I. To prepare the learner with basic knowledge of medical insurance
A. Spell and define the key terms.
B. Discuss the function of the multipurpose billing form (super bill).
i. Combination bill, insurance form and routing document which may be given to the patient at the time of the office visit
ii. Super bills (fee tickets, charge tickets, encounter form, patient service slip, routing form, transaction slip) are preprinted patient statements that can be used in a manual (peg-board charge-slip system) or computerized office bookkeeping system
iii. Contains the patients name, date, services rendered, procedure codes (list codes for basic office charges), diagnostic codes, the physician’s identifying data and a section to indicate the patient’s next appointment.
iv. Super bill form may have two or three copies
v. Clipped to the front of the patient’s charts on their arrival at the office
1. Physician checks off procedures that are performed
2. Applicable diagnoses
3. Return appointment time frame if needed
4. May be used as a receipt for the patient
5. May be submitted to the billing department
6. Should be updated to include new or revised procedures and diagnostic codes at the beginning of each year
C. Discuss determination of primary coverage.
i. If the individual has only one policy, it is primary
ii. If the person has coverage under two plans:
1. Insurance for the longest period of time is primary person
2. If active employee has a plan with a present employer and is still covered by a former employer’s plan as a retiree or a laid-off employee. The current employer’s plan is primary.
iii. If the individual is also covered as a dependent under another insurance policy, the patient’s plan is primary.
iv. If an employed person has coverage under the employer’s plan and additional coverage under a governmental sponsored plan, the employer’s plan is primary. Example – person is enrolled in a PPO through employment who is also on Medicare.
v. If a retired individual is covered by the plan of the spouse’s employer and the spouse is still employed, the spouse’s plan is primary, even if he is retired person has Medicare.
vi. The birthday rule: If the person is a dependent child covered by both parents’ plans and the parents are neither separated nor divorced (or have joint custody of the child), the primary plan is determined by which parent has the first birth date in the calendar year.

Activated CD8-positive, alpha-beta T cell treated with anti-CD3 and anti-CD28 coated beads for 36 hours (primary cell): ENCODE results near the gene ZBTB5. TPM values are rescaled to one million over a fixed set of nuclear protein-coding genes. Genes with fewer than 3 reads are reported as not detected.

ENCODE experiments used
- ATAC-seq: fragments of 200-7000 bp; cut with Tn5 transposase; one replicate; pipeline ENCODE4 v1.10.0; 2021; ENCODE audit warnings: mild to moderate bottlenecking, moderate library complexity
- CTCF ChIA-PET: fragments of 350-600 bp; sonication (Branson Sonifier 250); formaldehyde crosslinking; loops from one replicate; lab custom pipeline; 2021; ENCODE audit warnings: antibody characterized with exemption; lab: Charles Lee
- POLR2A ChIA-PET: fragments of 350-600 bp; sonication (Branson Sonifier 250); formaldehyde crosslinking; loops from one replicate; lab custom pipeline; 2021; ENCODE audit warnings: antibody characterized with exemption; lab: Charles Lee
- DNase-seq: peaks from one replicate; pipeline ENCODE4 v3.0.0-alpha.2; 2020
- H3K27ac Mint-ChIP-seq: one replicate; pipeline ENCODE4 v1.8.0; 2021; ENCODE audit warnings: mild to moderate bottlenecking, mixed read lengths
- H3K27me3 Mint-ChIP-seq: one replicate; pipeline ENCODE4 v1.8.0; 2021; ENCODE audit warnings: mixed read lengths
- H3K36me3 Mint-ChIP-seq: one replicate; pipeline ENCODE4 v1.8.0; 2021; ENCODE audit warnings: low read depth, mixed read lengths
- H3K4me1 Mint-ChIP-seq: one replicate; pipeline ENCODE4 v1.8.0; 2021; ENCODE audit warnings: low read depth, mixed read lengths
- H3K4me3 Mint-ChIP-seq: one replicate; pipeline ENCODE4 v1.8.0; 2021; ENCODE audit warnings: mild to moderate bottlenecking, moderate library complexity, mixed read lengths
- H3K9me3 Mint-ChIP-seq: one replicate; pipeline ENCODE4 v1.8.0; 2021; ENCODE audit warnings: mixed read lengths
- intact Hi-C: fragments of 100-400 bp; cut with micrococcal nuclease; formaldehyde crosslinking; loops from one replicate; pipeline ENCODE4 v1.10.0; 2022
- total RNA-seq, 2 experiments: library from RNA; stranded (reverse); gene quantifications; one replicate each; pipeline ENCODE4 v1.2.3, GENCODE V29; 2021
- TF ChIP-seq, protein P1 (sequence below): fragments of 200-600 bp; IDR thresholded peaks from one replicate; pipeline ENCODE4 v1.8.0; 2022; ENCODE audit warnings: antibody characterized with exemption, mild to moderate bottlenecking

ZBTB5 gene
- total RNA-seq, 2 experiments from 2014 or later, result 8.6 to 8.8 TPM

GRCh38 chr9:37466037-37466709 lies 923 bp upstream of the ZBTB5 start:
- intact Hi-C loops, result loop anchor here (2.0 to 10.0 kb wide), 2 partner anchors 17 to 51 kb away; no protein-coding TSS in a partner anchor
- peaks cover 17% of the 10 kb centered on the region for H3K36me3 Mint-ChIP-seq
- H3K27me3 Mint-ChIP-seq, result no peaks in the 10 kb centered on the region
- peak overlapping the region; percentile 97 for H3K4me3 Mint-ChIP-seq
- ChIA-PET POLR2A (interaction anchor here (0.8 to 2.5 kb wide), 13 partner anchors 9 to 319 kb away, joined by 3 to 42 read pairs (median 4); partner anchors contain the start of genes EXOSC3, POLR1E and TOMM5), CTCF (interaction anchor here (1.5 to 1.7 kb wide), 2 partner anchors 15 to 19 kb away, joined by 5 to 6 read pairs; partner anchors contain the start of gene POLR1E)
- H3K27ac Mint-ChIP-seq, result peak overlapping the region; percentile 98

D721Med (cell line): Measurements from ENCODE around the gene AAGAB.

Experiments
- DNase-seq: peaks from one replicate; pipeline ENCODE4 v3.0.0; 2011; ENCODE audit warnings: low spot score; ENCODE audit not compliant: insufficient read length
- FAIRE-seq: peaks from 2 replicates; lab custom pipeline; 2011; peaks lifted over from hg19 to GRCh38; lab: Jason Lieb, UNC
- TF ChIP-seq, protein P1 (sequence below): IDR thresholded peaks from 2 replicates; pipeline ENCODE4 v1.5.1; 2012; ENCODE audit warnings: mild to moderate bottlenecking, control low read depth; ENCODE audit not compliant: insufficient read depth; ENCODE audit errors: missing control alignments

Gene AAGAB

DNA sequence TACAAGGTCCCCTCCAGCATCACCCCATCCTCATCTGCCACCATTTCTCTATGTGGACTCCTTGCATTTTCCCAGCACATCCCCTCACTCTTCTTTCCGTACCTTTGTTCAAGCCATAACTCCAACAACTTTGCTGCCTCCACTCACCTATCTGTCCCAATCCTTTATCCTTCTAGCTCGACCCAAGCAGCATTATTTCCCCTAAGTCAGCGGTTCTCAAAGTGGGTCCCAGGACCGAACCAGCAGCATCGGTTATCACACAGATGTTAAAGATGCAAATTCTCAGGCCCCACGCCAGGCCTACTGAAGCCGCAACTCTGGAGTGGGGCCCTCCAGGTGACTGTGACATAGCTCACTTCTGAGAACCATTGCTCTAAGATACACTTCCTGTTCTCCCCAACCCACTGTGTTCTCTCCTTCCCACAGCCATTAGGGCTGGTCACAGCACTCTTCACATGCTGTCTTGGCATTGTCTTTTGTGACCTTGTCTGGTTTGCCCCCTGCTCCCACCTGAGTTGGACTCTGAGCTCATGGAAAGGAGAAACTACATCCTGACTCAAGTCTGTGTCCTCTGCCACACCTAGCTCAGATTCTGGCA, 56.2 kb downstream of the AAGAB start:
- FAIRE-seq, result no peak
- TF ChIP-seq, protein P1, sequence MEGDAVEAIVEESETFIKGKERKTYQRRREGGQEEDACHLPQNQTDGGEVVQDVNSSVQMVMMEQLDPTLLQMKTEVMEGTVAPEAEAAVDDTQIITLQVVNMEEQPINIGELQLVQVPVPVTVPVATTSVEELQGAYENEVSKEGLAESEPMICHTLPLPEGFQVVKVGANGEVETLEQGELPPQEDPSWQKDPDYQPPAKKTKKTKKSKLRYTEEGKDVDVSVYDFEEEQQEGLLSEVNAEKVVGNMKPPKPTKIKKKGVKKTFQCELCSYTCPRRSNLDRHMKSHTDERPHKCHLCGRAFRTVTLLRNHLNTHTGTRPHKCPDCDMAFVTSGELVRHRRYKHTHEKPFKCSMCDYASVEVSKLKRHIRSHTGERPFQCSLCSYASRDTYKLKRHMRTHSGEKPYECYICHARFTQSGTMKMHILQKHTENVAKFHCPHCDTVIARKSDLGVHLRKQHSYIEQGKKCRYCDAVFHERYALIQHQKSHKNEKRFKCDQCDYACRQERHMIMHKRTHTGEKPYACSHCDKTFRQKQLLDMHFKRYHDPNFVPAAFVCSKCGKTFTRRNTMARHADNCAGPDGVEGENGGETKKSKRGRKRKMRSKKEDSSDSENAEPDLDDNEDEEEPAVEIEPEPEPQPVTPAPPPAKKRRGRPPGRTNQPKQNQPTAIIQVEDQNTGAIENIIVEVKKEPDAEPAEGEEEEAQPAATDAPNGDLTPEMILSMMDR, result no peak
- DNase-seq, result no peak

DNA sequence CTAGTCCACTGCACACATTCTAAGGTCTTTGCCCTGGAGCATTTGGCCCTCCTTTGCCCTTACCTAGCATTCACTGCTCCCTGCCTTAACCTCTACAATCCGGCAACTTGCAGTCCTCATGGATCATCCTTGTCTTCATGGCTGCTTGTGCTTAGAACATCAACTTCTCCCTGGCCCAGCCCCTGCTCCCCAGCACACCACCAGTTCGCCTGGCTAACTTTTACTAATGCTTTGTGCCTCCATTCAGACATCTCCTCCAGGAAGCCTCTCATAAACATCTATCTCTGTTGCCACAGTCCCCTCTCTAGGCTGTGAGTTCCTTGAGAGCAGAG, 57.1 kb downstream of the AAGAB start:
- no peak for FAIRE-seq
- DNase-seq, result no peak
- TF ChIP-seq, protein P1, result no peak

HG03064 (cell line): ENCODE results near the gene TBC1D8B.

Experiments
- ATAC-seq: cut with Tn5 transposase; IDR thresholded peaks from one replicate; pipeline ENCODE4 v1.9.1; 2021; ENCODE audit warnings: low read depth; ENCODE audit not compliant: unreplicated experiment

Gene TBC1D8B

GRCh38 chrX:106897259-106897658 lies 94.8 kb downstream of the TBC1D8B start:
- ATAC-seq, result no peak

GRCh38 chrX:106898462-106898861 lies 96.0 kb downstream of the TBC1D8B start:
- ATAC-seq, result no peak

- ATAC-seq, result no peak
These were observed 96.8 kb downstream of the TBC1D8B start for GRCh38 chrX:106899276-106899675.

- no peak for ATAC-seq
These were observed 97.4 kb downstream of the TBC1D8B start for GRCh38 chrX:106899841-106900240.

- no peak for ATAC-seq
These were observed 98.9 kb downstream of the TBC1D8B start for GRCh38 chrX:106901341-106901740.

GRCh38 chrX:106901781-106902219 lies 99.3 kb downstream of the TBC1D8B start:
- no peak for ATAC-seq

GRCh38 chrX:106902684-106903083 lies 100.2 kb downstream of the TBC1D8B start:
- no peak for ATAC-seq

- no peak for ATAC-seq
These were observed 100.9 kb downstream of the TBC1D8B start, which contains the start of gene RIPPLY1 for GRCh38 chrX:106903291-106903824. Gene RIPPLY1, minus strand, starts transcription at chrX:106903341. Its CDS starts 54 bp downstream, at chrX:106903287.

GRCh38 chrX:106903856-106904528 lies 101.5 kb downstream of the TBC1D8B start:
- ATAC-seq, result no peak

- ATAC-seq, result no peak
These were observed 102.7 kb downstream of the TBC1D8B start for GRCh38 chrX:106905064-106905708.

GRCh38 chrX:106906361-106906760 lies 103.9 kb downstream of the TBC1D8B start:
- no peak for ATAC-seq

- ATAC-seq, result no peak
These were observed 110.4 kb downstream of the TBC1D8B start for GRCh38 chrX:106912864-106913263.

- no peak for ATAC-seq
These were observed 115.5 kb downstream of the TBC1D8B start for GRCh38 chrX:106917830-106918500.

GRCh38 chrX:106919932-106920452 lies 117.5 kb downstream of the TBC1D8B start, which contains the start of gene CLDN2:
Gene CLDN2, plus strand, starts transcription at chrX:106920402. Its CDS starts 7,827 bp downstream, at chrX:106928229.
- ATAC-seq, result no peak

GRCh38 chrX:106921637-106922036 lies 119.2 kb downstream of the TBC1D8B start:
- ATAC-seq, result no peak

vii. If two or more plans cover the dependent children of separated or divorced parents who do not have joint custody of their children, the children’s primary plan is determined in this order:
1. The plan of the custodial parent
2. The plan of the spouse of the custodial parent (if the parent has remarried).
3. The plan of the parent without custody.
D. Describe group, individual, and government sponsored health programs.
i. Group insurance
a. Group health benefits are sponsored by an organization such as an employer, a union or an association.
b. A person covered by group health benefits is either an employee or a group member, who by virtue of employment or membership in an organization may participate in and receive benefits from a health plan.
c. If an individual under group coverage leaves the employer or organization the insured may continue the same or lesser coverage under an individual policy
ii. Individual health benefits
a. Individual health benefits policies are purchased by an individual from an insurance company.
b. Premiums are submitted by the individual directly to the insurance company.
c. Company then reimburses the covered individual eligible medical expenses.
d. Medi-Gap plans
iii. Government sponsored health benefits
a. Government sponsored benefits programs are funded and regulated by the federal or state government.
b. Government programs have been developed over the years to assist persons who might otherwise have health benefits such as the elderly, the indigent, and others unable to obtain benefits.
c. Government programs include Medicare, Medicaid (MediCal is the Medicaid program in California), CHAMPVA/TRICARE, and Worker’s Compensation (State program).
1. Medicare was designed to provide medical care and benefits for the elderly population.
2. Medicare has since been expanded to provide benefits for blind individuals, disabled individuals who are eligible for social security benefits and meet certain criteria, children and adults with end-stage renal disease, and kidney donors.
3. Medicare advantage plans
4. Part A hospital insurance
a. Provides inpatient up to 90 days for each benefit period. (begins the day a patient goes into the hospital and ends the day patient has not been hospitalized for 60 days).
b. Patient who has been an inpatient in a skilled nursing facility (SNF) for no more then100 days in each benefit period (one calendar year).
c. A patient who is receiving medical care at home.
d. A patient who has been diagnosed as terminally ill and needs hospice care (6 months to live).
e. Patient who requires psychiatric treatment, covering 190 days of psychiatric hospitalization in a patient’s lifetimes.
f. Patient who requires respite care (short break for caregivers), those who care for the terminally ill.
5. Part B – pays for procedures physician’s services) and supplies.
6. Part D – prescription coverage
a. Covers 99% of top 100 drugs (covers 5000 drugs)
b. $7.00 co-payment for generic drugs
c. Total payment for the year - $2510.00)
7. Donut hole coverage – insurance that covers missing coverage.
ii. Medicaid or MediCal
1. Government sponsored programs provide health benefits to low income or indigent persons.
2. Eligibility for Medicaid is based on a patient’s eligibility for other state programs such as welfare assistance.
3. Medicaid eligibility and benefits vary from state to state.
4. Federal government contributes partial funding to each state for Medicaid costs.
5. Medicaid provides coverage for the following:
a. Inpatient hospital care
b. Outpatient treatment and services